Statistical Methods in Genetic Association Studies

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Title: Statistical Methods in Genetic Association Studies
Author: Gao, Xiaoyi
Advisors: Dahlia M. Nielsen, Committee Co-Chair
Bruce S. Weir, Committee Chair
Philip Awadalla, Committee Member
Jason A. Osborne, Committee Member
Abstract: Population structure is a serious confounding factor in genetic association studies. It may lead to false positive results or failure to detect true association. We propose a hierarchical clustering algorithm, AW-clust, for using single nucleotide polymorphism (SNP) genetic data to assign individuals to populations. We show that the algorithm can assign sample individuals highly accurately to their corresponding ethic groups: CEU, YRI, CHB+JPT in our tests using HapMap SNP data and it is also robust to admixed populations when tested on Perlegen SNP data. Moreover, it can detect fine-scale population structure as subtle as that between Chinese and Japanese by using genome-wide hight diversity SNP loci. Genotyping errors exist in most genetic data and can influence the biological conclusions of the studies. A simple method is to conduct the Hardy-Weinberg equilibrium (HWE) test in population-based association studies. We investigated the power issue of using the HWE test on genotyping error detection in the presence of current genotyping technologies. Multiple testing is a challenging issue in genetic studies using SNPs that are in linkage disequilibrium (LD) with each other. Failure to adjust for multiple testing appropriately may produce excess false positives or overlook true positive signals. We propose a new multiple testing correction method, CLDMeff , for association studies using SNP markers. It is shown to be simpler and more accurate than the recently developed methods and is comparable to the permutation-based correction using both simulated and real data. The efficiency and accuracy of the CLDMeff method makes it an attractive choice for multiple testing correction when there is high intermarker LD in the SNP dataset.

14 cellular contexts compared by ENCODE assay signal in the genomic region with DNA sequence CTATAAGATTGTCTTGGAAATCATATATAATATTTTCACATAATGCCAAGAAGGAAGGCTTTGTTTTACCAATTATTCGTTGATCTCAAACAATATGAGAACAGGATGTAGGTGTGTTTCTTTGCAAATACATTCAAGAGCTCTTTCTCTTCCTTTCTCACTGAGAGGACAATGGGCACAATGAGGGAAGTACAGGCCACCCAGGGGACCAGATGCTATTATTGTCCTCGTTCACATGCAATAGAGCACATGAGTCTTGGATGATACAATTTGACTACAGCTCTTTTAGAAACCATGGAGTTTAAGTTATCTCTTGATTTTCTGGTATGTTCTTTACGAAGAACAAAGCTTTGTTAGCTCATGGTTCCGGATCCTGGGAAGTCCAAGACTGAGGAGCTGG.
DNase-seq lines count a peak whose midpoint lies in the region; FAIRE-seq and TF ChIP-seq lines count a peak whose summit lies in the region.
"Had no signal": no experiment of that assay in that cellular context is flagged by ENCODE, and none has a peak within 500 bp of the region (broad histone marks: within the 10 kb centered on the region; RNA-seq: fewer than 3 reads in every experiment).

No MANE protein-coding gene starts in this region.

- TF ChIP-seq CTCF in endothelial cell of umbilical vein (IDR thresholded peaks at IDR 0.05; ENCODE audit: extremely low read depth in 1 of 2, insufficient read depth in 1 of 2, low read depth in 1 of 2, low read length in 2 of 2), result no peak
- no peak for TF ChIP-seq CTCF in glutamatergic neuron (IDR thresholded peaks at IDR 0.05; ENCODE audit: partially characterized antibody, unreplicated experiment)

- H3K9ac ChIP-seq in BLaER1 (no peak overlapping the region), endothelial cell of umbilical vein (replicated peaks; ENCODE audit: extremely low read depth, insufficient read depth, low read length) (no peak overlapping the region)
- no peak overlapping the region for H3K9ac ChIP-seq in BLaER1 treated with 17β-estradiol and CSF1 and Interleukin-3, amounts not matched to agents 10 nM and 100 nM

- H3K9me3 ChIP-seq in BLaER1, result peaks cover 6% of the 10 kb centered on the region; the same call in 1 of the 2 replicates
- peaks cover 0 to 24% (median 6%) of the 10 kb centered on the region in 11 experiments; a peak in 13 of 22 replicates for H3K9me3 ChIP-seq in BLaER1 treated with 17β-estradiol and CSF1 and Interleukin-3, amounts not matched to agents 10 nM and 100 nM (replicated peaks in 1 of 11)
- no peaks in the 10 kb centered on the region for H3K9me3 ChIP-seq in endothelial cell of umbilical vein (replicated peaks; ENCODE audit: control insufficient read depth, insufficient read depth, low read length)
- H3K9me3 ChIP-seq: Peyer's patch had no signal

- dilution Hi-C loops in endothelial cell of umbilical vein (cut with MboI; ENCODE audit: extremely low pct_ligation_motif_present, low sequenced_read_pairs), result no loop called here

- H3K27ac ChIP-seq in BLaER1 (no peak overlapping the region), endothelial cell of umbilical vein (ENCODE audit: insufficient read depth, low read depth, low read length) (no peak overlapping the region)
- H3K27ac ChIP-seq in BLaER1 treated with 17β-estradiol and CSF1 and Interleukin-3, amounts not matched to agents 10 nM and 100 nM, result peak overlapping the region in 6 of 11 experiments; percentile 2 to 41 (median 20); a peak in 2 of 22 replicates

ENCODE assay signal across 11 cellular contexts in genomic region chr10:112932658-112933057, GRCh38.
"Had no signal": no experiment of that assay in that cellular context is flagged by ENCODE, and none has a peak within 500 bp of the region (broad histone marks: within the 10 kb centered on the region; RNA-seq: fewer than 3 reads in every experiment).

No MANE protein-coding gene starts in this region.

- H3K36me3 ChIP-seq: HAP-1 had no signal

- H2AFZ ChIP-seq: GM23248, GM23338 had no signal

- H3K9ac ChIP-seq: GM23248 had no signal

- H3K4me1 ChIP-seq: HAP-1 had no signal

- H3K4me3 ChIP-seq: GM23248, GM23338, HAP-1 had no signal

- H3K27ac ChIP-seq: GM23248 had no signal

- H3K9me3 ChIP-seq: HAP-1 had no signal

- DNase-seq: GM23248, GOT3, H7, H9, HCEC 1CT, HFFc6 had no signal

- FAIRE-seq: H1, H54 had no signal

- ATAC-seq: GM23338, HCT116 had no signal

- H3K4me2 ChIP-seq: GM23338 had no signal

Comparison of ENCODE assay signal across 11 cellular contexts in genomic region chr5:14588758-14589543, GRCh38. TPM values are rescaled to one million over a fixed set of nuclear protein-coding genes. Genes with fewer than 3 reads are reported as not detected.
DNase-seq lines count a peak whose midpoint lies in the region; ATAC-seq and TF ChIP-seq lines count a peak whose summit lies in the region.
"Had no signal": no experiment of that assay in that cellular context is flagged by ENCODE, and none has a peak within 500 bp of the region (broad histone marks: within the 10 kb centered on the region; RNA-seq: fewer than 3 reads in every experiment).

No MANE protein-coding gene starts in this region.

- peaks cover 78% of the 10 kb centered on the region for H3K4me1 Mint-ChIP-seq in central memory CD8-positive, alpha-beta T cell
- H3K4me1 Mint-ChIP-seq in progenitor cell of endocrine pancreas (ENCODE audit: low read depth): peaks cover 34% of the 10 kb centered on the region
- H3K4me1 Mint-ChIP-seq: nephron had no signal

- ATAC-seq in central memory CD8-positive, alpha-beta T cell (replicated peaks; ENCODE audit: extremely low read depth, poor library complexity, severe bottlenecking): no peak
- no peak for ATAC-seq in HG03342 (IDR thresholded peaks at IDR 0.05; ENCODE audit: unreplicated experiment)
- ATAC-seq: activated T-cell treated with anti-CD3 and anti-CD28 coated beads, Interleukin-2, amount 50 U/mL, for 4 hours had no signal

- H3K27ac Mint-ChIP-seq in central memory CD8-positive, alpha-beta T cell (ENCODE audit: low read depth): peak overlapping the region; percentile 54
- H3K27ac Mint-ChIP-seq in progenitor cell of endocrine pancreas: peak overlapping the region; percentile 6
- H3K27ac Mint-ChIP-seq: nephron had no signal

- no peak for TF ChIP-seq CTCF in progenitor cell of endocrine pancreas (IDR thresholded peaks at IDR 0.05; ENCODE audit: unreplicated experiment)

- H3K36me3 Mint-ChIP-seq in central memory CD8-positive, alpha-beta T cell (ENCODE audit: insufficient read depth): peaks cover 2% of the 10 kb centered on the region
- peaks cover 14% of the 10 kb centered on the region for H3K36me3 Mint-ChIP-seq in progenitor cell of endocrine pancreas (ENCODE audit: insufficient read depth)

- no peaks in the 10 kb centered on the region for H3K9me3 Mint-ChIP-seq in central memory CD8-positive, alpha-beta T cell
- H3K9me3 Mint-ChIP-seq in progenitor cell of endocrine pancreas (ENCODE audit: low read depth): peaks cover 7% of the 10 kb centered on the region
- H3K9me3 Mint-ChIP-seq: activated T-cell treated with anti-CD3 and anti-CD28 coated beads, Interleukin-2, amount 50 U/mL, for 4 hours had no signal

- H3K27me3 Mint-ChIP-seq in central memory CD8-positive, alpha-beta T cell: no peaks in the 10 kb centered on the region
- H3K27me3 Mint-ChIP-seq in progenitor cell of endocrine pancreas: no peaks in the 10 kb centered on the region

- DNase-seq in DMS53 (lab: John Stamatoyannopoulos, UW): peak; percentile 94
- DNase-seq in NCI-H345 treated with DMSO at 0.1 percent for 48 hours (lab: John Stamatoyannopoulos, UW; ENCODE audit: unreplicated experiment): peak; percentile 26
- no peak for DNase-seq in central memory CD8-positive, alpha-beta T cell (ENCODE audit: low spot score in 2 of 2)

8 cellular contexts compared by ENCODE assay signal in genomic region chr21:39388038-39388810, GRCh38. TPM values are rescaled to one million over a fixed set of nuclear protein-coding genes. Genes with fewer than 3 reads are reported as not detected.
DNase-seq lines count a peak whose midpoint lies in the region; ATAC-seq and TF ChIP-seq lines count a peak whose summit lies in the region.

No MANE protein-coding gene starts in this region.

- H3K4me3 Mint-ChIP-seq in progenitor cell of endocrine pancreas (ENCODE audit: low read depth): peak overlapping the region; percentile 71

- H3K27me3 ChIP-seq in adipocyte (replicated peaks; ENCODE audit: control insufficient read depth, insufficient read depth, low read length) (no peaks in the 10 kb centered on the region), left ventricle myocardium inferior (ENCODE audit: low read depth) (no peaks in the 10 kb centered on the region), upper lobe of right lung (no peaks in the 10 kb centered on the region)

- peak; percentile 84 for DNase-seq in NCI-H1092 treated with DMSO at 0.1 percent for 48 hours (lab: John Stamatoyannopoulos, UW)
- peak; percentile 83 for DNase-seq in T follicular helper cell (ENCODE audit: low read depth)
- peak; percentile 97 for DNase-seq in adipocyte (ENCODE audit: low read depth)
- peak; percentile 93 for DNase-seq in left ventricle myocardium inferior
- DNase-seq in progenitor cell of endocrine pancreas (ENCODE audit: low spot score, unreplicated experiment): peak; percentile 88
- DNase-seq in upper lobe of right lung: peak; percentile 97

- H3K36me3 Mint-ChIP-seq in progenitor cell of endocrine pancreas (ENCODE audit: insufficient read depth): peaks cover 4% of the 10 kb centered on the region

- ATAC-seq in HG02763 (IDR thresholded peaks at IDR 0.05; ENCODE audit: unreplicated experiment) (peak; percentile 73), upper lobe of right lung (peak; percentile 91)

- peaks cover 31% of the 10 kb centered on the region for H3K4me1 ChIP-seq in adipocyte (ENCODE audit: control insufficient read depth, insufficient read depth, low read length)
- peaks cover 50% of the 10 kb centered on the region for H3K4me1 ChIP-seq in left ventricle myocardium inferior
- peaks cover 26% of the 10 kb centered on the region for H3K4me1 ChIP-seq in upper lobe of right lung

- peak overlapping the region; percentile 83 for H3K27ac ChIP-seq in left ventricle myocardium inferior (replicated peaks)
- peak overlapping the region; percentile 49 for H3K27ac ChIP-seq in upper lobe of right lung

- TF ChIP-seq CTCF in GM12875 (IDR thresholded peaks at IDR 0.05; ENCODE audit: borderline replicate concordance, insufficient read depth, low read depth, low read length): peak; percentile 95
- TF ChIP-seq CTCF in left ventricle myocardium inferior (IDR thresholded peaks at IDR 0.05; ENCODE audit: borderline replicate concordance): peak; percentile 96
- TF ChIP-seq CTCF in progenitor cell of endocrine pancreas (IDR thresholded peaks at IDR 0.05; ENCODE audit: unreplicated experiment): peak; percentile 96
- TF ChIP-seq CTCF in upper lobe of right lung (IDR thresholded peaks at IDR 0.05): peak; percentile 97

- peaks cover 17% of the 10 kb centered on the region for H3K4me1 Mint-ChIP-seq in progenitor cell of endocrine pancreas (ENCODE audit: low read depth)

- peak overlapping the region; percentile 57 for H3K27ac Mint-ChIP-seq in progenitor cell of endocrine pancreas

Date: 2007-08-01
Degree: PhD
Discipline: Bioinformatics

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